This summer, the Museum of Contemporary Art Chicago presents the London-based artist Yinka Shonibare MBE, the next artist for the annual plaza series. Shonibare’s installation premieres three sculptures from his new Wind Series. Roughly twenty feet high, each monumental sculpture captures the movement of a billowing bolt of fabric, with designs inspired by the sails of ships, and patterns derived from Dutch wax fabric, or “African” batik. Shonibare works with these iconic fabrics to consider how signs of national or ethnic identity are culturally constructed.

Yinka Shonibare was born in 1962 in the United Kingdom to Nigerian parents, who returned to Lagos with their children when he was three. When he was seventeen he relocated to London, where he currently lives and works. He studied at Goldsmiths College, University of London, and at the Byam Shaw School of Art, Central Saint Martins College of Art and Design, University of the Arts, London. His work has been presented in solo and group exhibitions and is in public and private collections throughout the world. In 2005 Shonibare was awarded a Member of the Order of the British Empire, MBE, a distinction he uses despite and because of its irony.

Museum of Contemporary Art Website


Contact: 220 E Chicago Ave
Chicago, Illinois 60611
Tel: (1) 312 280 26 60

<P>Josef Koudelka: <EM>Invasión 68 Praga</EM> (Invasion 68 Prague)Photo courtesy of  Espacio de Arte de Fundación OSDE</P>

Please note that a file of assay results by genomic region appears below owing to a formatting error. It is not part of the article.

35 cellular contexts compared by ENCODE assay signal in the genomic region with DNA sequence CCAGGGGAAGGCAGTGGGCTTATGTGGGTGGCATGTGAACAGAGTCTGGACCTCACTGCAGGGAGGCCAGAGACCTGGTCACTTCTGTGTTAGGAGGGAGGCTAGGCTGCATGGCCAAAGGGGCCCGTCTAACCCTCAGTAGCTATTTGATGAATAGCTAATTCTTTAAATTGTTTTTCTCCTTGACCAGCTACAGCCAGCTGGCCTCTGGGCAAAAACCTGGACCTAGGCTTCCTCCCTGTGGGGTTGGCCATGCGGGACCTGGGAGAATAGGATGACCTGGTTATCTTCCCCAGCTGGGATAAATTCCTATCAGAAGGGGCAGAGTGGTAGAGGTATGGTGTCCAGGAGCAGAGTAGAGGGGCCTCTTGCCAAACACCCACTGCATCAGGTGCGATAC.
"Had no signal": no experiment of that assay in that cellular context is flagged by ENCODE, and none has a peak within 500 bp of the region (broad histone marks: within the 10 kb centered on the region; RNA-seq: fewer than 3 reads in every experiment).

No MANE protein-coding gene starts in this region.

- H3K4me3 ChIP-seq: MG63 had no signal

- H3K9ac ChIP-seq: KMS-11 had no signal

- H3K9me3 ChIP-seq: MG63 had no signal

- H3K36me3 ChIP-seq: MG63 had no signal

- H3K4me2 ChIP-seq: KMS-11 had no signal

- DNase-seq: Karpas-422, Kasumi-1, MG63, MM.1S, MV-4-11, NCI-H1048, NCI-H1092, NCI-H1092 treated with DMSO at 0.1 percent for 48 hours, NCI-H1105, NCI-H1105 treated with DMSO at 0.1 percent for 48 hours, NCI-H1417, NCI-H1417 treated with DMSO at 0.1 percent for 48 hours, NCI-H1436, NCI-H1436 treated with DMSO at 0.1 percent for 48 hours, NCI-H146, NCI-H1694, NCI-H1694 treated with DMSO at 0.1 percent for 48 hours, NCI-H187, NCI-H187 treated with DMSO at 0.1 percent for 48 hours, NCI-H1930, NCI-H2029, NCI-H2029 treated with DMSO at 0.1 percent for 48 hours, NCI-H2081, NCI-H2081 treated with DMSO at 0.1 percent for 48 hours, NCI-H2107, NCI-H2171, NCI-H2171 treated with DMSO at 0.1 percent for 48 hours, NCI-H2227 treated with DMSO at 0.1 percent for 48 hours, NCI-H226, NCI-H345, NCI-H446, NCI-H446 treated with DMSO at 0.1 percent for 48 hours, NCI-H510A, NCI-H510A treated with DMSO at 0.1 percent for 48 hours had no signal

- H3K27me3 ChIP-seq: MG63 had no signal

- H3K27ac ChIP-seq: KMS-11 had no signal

Josef Koudelka: Invasión 68 Praga (Invasion 68 Prague)
Photo courtesy of  Espacio de Arte de Fundación OSDE

Josef Koudelka: Nationality Doubtful
CHICAGO, UNITED STATES  •  Art Institute of Chicago  •  7 June - 14 September 2014
 
Czech-born French artist Josef Koudelka belongs in the firmament of classic photographers working today. Honored with the French Prix Nadar (1978), the Hasselblad Prize (1992), and the International Center of Photography Infinity Award (2004), Koudelka is also a leading member of the world-renowned photo agency Magnum. This exhibition, his first retrospective in the United States since 1988, is also the first museum show ever to emphasize his original vintage prints, period books, magazines, and significant unpublished materials.

Choosing exile to avoid reprisals for his Invasion photographs, Koudelka traveled throughout Europe during the 1970s and 1980s, camping at village festivals from spring through fall and then printing in wintertime. His photographs of those decades became the series Exiles. Since the late 1980s Koudelka has made panoramic landscape photographs in areas massively shaped by industry, territorial conflict, or—in the case of the Mediterranean rim—the persistence of Classical civilization.

A fully illustrated catalogue accompanies the exhibition, which after its debut at the Art Institute travels to the J. Paul Getty Museum, Los Angeles, and Fundación MAPFRE, Madrid.

Art Institute of Chicago Website


Contact: Art Institute of Chicago
111 South Michigan Avenue
Chicago, Illinois 60603-6404
Tel: (1) 312 443 36 00

When the Greeks Ruled Egypt
CHICAGO, UNITED STATES  •  The Art Institute of Chicago  •  31 October 2013 - 27 July 2014